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Monthly Archives: June 2019

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“Rover, Red Rover” – Arthur Leipzig

Free agency in professional sports, in its ideal form, is the best and most prominent example of the free market at work that exists in this country. A worker earns their keep; their employer either decides that they are or are not worth the trouble, and then there are suitors everywhere lining up to give that person their just deserts. It’s deceptively simple.

Yet – and that word does a percentage of the salary cap’s worth of lifting here – it is much more deceptive than simple. The salary cap itself is one measure of inequality-via-equality; were LeBron James ever paid as much as he deserved in his career, he would likely be rivaling Gaius Appuleius Diocles at this point. Alas, at least in salary-capped leagues[1], the reality is thus: make what you can of what you have, and be judicious with your forecasts. A tornado doesn’t have to spring up to be destructive; if it gets you to move, it’s done enough of its job.

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Associated Press

At a time reported to be 7:30 pm Eastern but which will probably be sometime shortly thereafter, the 2019 NBA Draft will begin tonight. That means that, for the devoted, a tweet, or text of a tweet, from Adrian Wojnarowski will pop across their phone screens, sometime between 7:28 and 7:30, informing the masses what we’ve all known since before the Anthony Davis trade, before the All-Star Game, before Christmas: that Zion Williamson of Duke will be the #1 overall pick.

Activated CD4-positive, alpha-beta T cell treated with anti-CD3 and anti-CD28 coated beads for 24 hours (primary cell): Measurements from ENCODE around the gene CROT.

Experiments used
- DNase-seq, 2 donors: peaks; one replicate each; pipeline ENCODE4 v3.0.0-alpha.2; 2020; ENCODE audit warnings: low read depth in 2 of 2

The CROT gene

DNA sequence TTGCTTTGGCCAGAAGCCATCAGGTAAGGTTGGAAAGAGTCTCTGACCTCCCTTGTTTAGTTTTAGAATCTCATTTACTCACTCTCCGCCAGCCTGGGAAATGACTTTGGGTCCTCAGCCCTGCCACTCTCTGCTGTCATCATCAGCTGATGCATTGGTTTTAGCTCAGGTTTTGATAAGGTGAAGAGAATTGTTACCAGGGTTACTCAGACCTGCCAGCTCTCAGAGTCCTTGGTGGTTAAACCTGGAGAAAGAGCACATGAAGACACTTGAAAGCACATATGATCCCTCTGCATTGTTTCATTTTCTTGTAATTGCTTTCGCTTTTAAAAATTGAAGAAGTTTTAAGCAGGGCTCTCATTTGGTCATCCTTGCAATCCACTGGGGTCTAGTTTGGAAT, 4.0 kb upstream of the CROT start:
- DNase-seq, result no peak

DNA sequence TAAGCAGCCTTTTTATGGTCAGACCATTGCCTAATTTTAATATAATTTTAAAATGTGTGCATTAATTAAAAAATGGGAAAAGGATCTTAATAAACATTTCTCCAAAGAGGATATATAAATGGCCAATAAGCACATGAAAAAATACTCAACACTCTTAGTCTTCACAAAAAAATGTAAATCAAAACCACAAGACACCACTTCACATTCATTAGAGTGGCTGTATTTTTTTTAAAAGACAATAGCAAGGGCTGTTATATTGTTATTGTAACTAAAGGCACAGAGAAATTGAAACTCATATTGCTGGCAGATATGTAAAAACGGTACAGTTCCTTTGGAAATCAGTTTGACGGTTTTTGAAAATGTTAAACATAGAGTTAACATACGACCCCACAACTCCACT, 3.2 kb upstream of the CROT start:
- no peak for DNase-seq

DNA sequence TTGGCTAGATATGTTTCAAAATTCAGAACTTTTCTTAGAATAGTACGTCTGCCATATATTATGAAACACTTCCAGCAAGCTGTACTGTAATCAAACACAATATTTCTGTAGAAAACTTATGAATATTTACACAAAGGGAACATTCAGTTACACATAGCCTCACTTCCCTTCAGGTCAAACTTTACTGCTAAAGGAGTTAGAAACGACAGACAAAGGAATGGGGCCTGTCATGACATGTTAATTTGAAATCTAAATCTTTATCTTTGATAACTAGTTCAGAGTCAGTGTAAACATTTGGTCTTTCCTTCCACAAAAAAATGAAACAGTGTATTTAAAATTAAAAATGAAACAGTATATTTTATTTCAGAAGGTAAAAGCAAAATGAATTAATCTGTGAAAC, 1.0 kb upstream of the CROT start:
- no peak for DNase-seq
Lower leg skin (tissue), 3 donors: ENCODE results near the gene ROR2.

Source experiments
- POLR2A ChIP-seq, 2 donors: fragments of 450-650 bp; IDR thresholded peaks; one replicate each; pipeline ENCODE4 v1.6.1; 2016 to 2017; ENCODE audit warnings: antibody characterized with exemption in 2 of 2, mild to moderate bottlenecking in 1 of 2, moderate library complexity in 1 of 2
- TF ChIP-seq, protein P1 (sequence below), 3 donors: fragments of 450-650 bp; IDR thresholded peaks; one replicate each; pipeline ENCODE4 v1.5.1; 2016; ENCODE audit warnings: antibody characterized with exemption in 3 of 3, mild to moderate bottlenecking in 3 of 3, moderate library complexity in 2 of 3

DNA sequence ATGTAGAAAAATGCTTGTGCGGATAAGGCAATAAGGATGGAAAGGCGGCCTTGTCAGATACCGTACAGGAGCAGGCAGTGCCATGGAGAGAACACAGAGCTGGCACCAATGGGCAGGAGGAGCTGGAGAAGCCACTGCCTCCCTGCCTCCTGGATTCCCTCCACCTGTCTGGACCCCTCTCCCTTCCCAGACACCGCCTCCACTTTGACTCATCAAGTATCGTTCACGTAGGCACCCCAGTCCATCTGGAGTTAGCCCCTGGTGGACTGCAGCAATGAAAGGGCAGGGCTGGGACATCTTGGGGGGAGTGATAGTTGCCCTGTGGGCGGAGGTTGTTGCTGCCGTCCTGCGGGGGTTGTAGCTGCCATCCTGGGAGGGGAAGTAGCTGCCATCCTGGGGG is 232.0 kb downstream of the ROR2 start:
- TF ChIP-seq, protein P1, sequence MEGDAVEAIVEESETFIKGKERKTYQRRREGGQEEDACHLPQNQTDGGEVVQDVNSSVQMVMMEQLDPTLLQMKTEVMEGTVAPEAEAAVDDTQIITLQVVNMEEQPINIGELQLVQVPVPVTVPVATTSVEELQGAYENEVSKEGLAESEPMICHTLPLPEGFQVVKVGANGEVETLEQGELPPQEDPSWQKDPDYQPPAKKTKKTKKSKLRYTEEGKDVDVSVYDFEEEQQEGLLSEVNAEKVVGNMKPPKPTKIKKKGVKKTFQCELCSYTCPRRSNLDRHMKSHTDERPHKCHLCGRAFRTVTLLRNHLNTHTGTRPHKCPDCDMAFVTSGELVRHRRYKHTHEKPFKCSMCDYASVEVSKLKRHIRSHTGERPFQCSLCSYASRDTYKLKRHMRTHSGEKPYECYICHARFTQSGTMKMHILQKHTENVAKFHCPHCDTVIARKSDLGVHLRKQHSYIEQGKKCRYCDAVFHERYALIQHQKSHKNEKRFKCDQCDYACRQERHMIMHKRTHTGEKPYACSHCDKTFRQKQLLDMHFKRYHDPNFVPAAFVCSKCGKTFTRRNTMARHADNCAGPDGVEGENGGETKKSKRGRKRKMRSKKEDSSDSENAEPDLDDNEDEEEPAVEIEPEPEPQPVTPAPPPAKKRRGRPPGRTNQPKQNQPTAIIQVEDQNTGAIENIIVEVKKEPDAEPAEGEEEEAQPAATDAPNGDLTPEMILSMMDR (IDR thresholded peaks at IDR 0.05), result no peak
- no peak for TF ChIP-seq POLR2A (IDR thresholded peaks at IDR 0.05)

That he is presumably going to New Orleans is the karmic injustice befitting a team that wasted Davis’ first seven years in the league[1] but which new general manager David Griffin is already turning toward the future. If Zion happens to be the key to open that particular sarcophagus, alongside the newly-acquired Lakers tweens, then the Pelicans will be raising hurricanes, toasting the next decade of success.

If he’s caught in the right place at the wrong time, however, then the draft gods will have proven infallible once again. That’s the beauty and sorrow of any professional sports draft, but this year, and this one, feels especially momentous.

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AP Photo/Tony Avelar

It all seemed so futile, right up until it didn’t. When the Golden State Warriors signed DeMarcus Cousins to a one-year, well-below-market value contract in the summer of 2018, it was as if the embarrassment of riches had itself become embarrassed. It is nice to have nice things; it is rude to flaunt those nice things so rabidly that the idea of not having any of it becomes offensive.

When Kawhi Leonard, the Board Man, decided it was his time to fell another dynastic squad, however, there was little that Golden State could do about it. Through an unreplicable series of transactions, the Toronto Raptors were able to beat the Warriors at their own game. On Thursday night, in the final NBA game ever at Oracle Arena, the Raptors became the world champions, bringing a title to the homeland of the sport’s inventor.

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